If your brand has a website, you have probably heard of SEO. This concept is frequently mentioned, but rarely discussed in lay terms. What is it? How does it work? Why should you care? We’re here to break it down and help you understand how to make it work for you.
Search Engine Optimization (a.k.a., SEO) is the process of optimizing the content of your website for search engines (shocking, we know). People rarely look past the first few pages of search engine (let’s be honest, of Google) results, so the closer your website is to the top of that first page , the better. SEO is considered “organic,” in that you are not paying a search engine for your rank.
Ask yourself how much you really want to know about SEO, because there is a lot of information to unpack here. At first glance, SEO might appear to be an ice berg: small on the surface, gargantuan beneath the waves. In reality, SEO is more like an ant hill: it looks simple enough above ground, but that unassuming mound of dirt hides an extensive and intricate network of tunnels guarded by hordes of zealous soldiers.
What we’re trying to say is this: SEO is surprisingly complicated. Here is a very brief, very broad overview of SEO mechanics.
Search engines (almost all of them, anyway) index sites using crawlers, computer programs that continually browse the internet. As crawlers travel the world wide web, they index and catalog all of the information they find. The search engine’s algorithm then sorts the findings according to two criteria: relevance and popularity. Relevance is influenced by myriad factors, including external links, meta data, and citations. Popularity is a factor because the algorithm–much like middle school students–assumes that popularity is a good indicator of value. (Generally, that holds true.)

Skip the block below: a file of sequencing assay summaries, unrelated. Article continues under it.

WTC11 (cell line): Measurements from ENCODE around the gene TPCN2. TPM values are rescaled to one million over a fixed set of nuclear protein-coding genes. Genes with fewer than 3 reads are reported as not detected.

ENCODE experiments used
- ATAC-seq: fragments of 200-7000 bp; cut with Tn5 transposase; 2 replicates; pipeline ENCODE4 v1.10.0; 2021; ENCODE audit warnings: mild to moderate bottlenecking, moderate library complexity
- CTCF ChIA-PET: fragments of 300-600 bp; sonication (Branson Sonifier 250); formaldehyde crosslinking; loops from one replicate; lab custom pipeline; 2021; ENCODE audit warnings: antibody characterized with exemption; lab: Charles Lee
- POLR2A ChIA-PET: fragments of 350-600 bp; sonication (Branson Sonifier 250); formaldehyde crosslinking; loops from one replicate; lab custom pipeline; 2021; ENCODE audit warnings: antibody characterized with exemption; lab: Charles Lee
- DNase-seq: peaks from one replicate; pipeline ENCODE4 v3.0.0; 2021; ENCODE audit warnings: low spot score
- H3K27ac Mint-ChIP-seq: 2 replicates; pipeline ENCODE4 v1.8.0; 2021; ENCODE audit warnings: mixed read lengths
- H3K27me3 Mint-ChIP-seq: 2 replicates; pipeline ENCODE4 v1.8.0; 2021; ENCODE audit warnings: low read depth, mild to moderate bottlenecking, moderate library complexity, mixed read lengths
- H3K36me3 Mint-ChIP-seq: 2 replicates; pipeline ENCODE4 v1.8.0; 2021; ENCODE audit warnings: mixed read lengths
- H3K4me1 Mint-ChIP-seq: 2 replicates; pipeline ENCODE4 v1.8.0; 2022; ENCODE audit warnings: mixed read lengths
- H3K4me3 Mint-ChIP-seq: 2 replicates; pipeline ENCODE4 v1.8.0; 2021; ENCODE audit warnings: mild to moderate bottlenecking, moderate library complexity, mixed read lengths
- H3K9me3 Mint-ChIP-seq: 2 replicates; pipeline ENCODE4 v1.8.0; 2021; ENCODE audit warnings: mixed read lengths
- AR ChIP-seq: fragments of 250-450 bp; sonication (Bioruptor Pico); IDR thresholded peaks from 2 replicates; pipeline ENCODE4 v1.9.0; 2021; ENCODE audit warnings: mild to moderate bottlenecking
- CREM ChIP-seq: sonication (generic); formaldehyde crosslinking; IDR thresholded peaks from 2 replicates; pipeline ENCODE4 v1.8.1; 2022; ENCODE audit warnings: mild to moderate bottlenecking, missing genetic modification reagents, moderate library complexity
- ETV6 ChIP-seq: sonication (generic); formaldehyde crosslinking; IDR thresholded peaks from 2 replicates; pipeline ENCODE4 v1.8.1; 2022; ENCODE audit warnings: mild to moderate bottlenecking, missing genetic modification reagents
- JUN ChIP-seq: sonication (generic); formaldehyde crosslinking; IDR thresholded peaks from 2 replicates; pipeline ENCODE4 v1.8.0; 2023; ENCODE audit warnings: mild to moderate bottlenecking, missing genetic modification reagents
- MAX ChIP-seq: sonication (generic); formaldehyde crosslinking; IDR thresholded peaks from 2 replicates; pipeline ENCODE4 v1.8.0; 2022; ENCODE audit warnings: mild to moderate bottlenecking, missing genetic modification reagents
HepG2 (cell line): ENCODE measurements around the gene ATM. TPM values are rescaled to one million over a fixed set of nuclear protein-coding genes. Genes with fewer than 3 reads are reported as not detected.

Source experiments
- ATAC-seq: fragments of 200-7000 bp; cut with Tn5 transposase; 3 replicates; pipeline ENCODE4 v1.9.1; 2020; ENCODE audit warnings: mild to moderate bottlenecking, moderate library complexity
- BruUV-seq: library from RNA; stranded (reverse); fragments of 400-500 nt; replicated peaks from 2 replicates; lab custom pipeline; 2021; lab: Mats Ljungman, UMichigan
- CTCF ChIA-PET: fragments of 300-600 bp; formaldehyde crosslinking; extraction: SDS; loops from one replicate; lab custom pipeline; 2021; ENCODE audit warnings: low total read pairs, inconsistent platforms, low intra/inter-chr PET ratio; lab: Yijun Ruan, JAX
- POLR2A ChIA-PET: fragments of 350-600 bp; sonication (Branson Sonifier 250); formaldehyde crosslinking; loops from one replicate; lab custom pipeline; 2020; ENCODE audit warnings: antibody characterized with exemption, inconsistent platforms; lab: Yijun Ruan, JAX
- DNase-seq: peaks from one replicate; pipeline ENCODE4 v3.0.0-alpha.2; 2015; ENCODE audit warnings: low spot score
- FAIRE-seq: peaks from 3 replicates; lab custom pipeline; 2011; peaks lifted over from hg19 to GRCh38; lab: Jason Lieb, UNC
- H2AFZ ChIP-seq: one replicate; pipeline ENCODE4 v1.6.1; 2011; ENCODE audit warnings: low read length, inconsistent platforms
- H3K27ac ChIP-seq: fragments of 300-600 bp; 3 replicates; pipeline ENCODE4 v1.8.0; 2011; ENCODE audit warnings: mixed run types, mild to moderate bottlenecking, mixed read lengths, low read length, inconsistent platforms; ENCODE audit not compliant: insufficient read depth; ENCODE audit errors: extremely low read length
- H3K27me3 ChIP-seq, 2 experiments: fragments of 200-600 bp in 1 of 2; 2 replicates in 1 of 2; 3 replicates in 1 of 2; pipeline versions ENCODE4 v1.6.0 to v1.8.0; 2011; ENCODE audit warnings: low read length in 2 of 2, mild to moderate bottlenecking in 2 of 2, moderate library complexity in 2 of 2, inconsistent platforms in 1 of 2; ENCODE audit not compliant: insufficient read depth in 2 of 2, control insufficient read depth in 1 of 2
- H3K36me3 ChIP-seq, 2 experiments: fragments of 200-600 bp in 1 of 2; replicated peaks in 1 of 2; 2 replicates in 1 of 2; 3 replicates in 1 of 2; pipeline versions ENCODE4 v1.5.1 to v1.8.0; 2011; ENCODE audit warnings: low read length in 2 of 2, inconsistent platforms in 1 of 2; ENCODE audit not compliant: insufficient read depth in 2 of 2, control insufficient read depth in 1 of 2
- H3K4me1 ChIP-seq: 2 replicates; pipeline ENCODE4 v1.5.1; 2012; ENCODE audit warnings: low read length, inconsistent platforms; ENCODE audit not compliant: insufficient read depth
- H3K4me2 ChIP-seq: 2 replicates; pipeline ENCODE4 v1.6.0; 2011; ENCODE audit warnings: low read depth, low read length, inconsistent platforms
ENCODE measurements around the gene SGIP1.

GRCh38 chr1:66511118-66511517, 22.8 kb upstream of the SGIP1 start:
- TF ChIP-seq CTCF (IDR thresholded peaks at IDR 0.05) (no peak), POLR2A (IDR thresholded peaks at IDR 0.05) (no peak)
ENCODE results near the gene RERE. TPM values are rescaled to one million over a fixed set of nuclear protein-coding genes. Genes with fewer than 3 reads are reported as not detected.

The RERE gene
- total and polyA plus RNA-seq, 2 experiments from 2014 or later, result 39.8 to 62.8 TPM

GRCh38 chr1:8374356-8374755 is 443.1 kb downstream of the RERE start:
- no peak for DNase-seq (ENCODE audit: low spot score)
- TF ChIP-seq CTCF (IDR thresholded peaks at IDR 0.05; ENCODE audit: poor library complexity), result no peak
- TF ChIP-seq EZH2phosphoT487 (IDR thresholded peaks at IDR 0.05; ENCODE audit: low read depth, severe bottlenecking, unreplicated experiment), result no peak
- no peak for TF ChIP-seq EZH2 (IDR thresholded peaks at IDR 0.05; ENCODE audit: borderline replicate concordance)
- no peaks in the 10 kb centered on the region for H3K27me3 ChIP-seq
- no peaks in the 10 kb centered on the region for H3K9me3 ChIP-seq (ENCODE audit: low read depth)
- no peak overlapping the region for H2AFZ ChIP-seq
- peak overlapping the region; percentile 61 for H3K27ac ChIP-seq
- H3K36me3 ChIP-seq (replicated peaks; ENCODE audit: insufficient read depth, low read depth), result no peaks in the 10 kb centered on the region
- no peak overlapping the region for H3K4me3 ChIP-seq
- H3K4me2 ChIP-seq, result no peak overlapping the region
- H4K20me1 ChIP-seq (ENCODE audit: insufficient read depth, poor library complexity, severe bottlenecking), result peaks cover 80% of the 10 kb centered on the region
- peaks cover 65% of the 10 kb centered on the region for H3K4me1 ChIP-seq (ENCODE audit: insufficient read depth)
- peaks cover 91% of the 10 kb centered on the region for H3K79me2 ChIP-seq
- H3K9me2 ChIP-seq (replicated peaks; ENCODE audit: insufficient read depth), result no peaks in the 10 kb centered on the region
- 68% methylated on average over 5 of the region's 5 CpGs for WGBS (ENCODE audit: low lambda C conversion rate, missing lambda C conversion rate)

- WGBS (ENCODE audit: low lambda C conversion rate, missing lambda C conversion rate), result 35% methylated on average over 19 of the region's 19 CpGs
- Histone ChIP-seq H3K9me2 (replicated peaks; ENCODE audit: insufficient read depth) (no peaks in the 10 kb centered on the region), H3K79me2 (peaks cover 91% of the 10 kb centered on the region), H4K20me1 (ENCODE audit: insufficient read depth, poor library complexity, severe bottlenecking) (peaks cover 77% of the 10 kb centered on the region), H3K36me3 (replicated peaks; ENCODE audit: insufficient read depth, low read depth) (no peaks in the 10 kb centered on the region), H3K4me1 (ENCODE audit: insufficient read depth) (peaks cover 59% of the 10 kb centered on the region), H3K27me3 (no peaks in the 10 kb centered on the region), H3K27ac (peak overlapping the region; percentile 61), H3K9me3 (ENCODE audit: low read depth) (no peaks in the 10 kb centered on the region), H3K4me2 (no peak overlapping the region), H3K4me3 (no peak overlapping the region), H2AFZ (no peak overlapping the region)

You optimize your search engine rankings by incorporating keywords and key phrases into your website and content. How do you know which words are key? Well, what are the most common search terms used by your customers? What do people type into the search bar when they’re looking for your industry, product, or service? Some of this seems like it would be common sense (for example, a gluten-free bakery would use keywords and phrases like “gluten-free,” “gluten-free ingredients,” “celiac,” et cetera), but there are other aspects that you might miss (e.g., there is often an overlap between gluten sensitivity and other dietary restrictions). Most people use keyword research tools such as Google’s Keyword Planner or Keyword Explorer from Moz. SEO is more than stuffing your website with keywords and calling it a day. You must carefully integrate keywords into your content.
By the way, remember the ant metaphor? Much like the angry soldier ants who fiercely protect their queen and kin, Google doesn’t play. If there are indications that you’re gaming the system (keyword stuffing, manipulating back links, or any other black hat nonsense), you will be penalized. The algorithm won’t literally attack you, but you’ll lose rank. There is no appeals process, either: the only way to regain your standing is to reform your SEO practices.
There is no logical reason to abstain from SEO. A well-designed website is using at least a few keywords anyway–the process of SEO just ensures that the best keywords are being used. A brand has no excuse to avoid this powerful tool.
Need help with your SEO? Yeah, you do. Contact us today for a free consultation!